Treponema pallidum ssp. pallidum identification by real-time PCR targetting the polA gene in paraffin-embedded samples positive by immunohistochemistry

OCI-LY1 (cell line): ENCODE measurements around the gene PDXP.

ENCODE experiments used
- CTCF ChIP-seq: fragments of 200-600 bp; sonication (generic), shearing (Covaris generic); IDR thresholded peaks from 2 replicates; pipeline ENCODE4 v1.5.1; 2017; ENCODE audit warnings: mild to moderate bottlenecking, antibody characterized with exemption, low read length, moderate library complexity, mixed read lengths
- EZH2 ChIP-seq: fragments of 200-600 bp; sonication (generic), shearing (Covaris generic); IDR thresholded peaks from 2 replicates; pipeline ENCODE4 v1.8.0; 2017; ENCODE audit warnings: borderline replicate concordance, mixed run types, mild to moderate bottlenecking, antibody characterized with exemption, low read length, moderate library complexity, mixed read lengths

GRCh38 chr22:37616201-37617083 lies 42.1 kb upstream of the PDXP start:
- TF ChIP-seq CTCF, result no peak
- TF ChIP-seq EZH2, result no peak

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Syphilis is a systemic and sexually transmitted infection caused by Treponema pallidum ssp. pallidum. This spirochete causes different clinical and subclinical stages depending on the duration of infection and immune status of the host. Several tests have been developed for diagnosis, and are classified into direct and indirect methods. The first one includes dark field microscopy, direct fluorescent antibody test in fluids or tissue, and molecular biology techniques. In the indirect method (serologic), the routine tests are used, and are divided in two categories: non-treponemal and treponemal ones. The objective of this work was to identify T. pallidum ssp. pallidum in paraffin-embedded skin biopsies positive by immunohistochemistry, using conventional polymerase chain reaction (PCR) and quantitative real time PCR (qPCR). We included a sample of 17 paraffin-embedded biopsies. DNA was extracted and processed by conventional PCR and real-time PCR with a TaqMan® probe to identify the polA gene. Using PCR, 11 tested positive (64.7%) and 6 (35.3%) were negative. With qPCR and TaqMan® probe, 100% of samples tested positive. The minimum number of spirochetes detected in each sample was 2. With this work, we can conclude that qPCR is a fast and very accurate method for diagnosis of syphilis in tissue specimens.

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